Singapore animal welfare group ACRES and Lao Zoo have set up the first Wildlife Rescue and Education Centre in Vientiane, Laos. ACRES, which stands for Animal Concerns Research and Education Society, signed a Memorandum of Understanding (MOU) for the ACRES Wildlife Rescue and Education Centre (AWREC) in Laos on Wednesday. Singapore’s Minister for Foreign Affairs and Law, Mr K Shanmugam and Laos Deputy Prime Minister and Foreign Minister Dr Thongloun Sisoulith were present at the ceremony.

Laos logging incident sees man shot, injured
A Cambodian man was injured last week after Lao authorities shot him while he was illegally logging rosewood in Laos’ Champasak district, near Stung Treng province, authorities said yesterday. Siem Pang district police chief Var Sophan told the Post yesterday that 27-year-old Sarin Da was accompanied by eight other “tresspassers”. –

Brighter future for jumbos
A new home awaits elephants which have been displaced from their natural habitat. With an increasing number of wild elephants being displaced from their forested habitat or injured by snares, a rescue centre is badly needed to shelter these animals. Such a facility, the Borneo Elephant Wildlife Sanctuary, will soon open in the district of Kinabatangan in the east coast of Sabah. –

Cooperation of all parties need to combat illegal wildlife trade
Minister – The cooperation all parties is needed to protect and prevent the illegal trade of wildlife in the country, said Natural Resources and Environment Minister Datuk Seri Douglas Uggah Embas. He said the goverment had many programme and legal framework to combat this problem but still needed cooperation from various parties in the country. –

Wildlife trafficking drops 80%
Wildlife trafficking cases have dropped by over 80% since the Wildlife Conservation Act 2010 came into force. Wildlife Department figures showed that just 464 cases were recorded last year, compared to an average of 3,500 cases a year between 2007-2010. –

“Where’s My Mama? 2.0” Campaign Launched in Malaysia
The Slow Loris, one of the 25 most endangered primates in the world, shot to fame after various videos of the animal’s cute antics on YouTube went viral. A public enamored by its cute and cuddly appearance is fueling the illegal trade with little realization that Slow Loris infants are often stolen from their mothers to cater to the clamor for an adorable pet. The mothers are often killed or sold separately – either way leaving the young on their own with little hope for survival. –

Paje urges Lawmakers to classify Illegal Logging as a High crime
Department of Environment and Natural Resources (DENR) Secretary Ramon J. P. Paje is urging lawmakers to act immediately against the continued killing of forest protection workers by enacting laws classifying illegal logging as a heinous crime. Paje made the appeal following the death of another DENR employee in Agusan del Sur by suspected illegal loggers. –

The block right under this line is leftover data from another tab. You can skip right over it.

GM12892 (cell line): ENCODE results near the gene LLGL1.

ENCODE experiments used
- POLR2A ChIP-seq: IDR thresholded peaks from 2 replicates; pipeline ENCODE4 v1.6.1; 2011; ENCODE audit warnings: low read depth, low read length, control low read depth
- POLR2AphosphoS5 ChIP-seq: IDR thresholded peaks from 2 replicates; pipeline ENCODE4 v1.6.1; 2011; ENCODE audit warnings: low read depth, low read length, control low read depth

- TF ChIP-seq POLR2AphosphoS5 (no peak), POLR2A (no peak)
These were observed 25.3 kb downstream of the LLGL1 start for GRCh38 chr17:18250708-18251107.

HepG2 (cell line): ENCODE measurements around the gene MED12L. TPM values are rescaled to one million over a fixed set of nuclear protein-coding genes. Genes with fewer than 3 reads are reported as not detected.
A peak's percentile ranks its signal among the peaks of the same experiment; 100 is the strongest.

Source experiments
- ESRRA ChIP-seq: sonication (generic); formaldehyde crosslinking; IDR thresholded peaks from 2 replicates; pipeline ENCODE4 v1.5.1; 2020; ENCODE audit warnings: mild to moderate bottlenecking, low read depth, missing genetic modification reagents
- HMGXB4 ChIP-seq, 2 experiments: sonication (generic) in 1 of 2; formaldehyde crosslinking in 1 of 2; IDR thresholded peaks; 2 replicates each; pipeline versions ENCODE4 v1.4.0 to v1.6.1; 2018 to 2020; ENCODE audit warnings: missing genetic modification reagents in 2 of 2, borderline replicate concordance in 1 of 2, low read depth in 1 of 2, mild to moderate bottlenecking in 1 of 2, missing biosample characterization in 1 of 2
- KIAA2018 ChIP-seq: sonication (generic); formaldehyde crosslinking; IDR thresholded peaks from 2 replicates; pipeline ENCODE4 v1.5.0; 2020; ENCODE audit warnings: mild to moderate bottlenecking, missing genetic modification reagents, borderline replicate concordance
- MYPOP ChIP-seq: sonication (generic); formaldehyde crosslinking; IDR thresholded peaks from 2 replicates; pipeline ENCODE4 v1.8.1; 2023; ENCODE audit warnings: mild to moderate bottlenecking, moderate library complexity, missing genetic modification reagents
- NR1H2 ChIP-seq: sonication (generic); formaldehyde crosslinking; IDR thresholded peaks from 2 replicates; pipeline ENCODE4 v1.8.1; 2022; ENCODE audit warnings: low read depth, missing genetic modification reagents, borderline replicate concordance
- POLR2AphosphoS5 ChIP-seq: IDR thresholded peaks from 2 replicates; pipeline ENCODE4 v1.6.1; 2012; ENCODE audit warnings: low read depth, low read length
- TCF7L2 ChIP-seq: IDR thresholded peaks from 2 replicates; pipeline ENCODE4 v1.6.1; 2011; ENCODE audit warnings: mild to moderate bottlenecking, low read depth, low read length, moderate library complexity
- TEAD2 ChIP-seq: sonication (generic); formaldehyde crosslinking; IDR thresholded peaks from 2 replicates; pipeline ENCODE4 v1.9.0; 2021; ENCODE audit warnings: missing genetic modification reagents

Cebu tops illegal logs destination in Region 7
The province of Cebu is the top destination of illegal logs from Mindanao last year, according to the Department of Environment and Natural Resources in Central Visayas (DENR-7). More than half of the illegal logs confiscated by DENR in Central Visayas last year were in Cebu. Seized here were forest products reaching 250,6671 cubic meters worth P12,669,179.00. –

DENR frees protected bird species
Officials from the DENR Protected Areas and Wildlife Section (PAWS) yesterday morning released a silky purple-blue fresh water bird to its habitat at the Bog Lake of barangay San Roque, this city. –

Recent wildlife seizures open lid on burgeoning industry
A series of large hauls of live and dead wild animals _ and especially tigers _ over the past two months has blown the lid off the illegal wildlife trade and unlicensed breeding of exotic animals in Thailand. –

State agencies vow better safety for jumbos
State agencies have pledged to boost the protection of elephants which are faced with threats ranging from poaching to maltreatment. Damrong Pidech, chief of the Department of National Parks, Wildlife and Plant Conservation, yesterday said the department backed plans to amend regulations on issuing ID cards to captive elephants to make it an effective tool to prevent poaching. –

Furore intensifies over elephant trade in Thailand
Repeated government raids on respected wildlife sanctuaries have damaged Thailand’s image at home and abroad. They may also have undermined the position of the National Parks chief, whose judgment has been called into serious question since revelations that killings of mature elephants in Kaeng Krachan recently were orchestrated to supply babies to elephant tourist parks – with the involvement of top officials in that park, several hours south of Bangkok. –